▲ There were lots of noteworthy signs around Uganda. In future this is where my mobile phone is going to be repaired.
▲ And I’ll stick to this tried and true washing powder for my clothes.
▲ There was plenty of wildlife to see, I encountered all the traditional African ‘big 5’ – lion, leopard, rhino, elephant and African buffalo – but at the delightful Ishasha Wilderness Camp I didn’t even need to head out on a game drive to find elephants. This one seemed to think he’d join me for lunch and later I thought it was considering clambering up the riverbank to my room for a nap.
▲ That morning I’d already been out in time for sunrise and was wondering when we’d be heading back to camp for breakfast when we arrived at a ‘bush breakfast’ set up for me and couple of other camp guests. Yes, this was African safari luxury.
▲ At Bigodi, near Kibale where I’d gone to see chimpanzees, I did a village community walk which included a visit to the local women’s basket weaving co-op. Very colourful baskets!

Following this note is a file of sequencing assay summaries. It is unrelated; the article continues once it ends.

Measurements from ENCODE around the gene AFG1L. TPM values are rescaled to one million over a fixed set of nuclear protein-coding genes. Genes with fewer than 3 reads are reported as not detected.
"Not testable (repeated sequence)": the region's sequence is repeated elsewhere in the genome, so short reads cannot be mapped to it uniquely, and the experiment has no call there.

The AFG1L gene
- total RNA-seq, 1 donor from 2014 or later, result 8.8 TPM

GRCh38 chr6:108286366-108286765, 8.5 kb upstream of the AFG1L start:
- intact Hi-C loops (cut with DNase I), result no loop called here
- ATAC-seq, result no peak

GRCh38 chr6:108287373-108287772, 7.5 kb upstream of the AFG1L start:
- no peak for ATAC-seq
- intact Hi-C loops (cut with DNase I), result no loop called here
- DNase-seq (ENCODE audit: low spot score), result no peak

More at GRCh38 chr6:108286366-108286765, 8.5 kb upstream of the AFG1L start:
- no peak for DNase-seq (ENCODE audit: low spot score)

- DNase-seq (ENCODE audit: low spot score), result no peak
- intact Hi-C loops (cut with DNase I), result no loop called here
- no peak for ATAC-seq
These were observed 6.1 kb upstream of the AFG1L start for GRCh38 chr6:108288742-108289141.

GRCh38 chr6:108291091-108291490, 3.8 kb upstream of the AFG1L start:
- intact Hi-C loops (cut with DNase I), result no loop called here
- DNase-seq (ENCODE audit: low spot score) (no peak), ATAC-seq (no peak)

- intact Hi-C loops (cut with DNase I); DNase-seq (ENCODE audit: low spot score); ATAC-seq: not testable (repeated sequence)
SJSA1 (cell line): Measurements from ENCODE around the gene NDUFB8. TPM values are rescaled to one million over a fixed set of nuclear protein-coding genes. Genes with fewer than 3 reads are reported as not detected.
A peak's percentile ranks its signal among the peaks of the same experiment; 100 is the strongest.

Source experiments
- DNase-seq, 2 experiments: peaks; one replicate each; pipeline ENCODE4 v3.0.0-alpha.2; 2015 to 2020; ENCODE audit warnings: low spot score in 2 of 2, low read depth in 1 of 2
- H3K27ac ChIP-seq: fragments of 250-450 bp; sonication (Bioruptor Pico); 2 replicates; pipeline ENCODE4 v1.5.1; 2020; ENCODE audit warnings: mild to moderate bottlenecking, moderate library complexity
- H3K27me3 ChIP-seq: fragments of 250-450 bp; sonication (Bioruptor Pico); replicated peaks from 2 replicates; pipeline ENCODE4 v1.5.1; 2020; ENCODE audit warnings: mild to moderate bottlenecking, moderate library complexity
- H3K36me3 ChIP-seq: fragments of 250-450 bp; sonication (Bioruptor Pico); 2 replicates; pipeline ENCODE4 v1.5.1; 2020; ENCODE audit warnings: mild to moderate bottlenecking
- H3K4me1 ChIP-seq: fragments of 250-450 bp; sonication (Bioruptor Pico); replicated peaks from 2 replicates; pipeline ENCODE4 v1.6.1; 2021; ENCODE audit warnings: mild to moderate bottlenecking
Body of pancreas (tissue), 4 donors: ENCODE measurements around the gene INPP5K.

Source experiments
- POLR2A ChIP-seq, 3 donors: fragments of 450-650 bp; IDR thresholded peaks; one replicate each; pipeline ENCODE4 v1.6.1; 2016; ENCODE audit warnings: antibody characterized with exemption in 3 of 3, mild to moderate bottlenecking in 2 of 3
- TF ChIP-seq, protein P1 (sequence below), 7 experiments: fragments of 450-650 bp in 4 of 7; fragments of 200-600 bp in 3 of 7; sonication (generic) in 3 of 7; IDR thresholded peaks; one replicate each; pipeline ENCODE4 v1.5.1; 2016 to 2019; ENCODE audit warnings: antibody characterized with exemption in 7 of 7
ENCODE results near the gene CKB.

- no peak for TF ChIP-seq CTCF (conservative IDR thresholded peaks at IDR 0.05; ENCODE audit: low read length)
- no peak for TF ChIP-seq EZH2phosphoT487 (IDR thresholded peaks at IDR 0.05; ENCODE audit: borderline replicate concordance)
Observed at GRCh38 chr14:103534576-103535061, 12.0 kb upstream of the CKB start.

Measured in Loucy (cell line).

▲ We didn’t stay in the Masindi Hotel, claimed to be the oldest hotel in the country, but if we had I would certainly have had a beer in the Hemingway Bar. The author stayed here in 1954, a trip to Uganda which also featured two aircraft crashes near the Murchison Falls.
▲ My Murchison Falls visit was rather more peaceful, but this impressive drop on the Victoria Nile River, on its way down to Lake Albert is certainly worth seeing. Later I did boat trips up the Victoria Nile to the base of the falls, or at least as close as you could get. And down the Nile to its delta at Lake Albert. When the Nile flows out of Lake Albert to the north it’s known as the Albert Nile and then as the White Nile when it merges with the Blue Nile in Sudan. From there it continues north into Egypt as the plain and simple Nile River.